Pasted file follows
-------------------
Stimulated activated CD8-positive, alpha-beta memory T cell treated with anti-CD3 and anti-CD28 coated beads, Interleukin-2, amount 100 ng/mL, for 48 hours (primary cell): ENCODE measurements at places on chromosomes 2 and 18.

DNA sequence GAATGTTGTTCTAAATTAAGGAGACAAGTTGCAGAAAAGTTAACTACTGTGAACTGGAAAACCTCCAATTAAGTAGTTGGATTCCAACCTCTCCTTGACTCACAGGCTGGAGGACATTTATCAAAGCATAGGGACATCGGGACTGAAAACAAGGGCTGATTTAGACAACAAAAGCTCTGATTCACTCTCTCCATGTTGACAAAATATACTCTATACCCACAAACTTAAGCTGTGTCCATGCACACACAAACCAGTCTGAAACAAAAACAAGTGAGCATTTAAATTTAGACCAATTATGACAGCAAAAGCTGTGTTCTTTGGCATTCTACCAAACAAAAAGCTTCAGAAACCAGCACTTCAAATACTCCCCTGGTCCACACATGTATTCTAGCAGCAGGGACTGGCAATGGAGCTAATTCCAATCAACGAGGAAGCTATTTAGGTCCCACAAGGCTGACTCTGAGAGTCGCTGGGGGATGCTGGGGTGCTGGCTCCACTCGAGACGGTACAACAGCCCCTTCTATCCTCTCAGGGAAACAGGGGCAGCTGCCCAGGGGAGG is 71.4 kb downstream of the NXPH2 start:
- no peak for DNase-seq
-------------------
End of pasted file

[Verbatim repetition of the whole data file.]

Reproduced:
Stimulated activated CD8-positive, alpha-beta memory T cell treated with anti-CD3 and anti-CD28 coated beads, Interleukin-2, amount 100 ng/mL, for 48 hours (primary cell): ENCODE measurements at places on chromosomes 2 and 18.

DNA sequence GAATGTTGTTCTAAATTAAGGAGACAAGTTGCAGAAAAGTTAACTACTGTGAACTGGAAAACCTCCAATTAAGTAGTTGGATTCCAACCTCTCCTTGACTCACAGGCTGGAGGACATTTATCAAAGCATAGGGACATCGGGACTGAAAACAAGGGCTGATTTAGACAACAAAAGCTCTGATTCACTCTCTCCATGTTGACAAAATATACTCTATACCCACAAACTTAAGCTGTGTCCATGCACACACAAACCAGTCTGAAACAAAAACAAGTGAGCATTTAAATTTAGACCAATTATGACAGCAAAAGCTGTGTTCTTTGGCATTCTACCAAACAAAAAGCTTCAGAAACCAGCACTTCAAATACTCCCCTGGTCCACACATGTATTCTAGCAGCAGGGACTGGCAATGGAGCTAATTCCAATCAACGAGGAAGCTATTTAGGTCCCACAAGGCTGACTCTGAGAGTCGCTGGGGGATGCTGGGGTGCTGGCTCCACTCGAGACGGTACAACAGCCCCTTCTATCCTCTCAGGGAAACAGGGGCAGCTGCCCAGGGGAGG is 71.4 kb downstream of the NXPH2 start:
- no peak for DNase-seq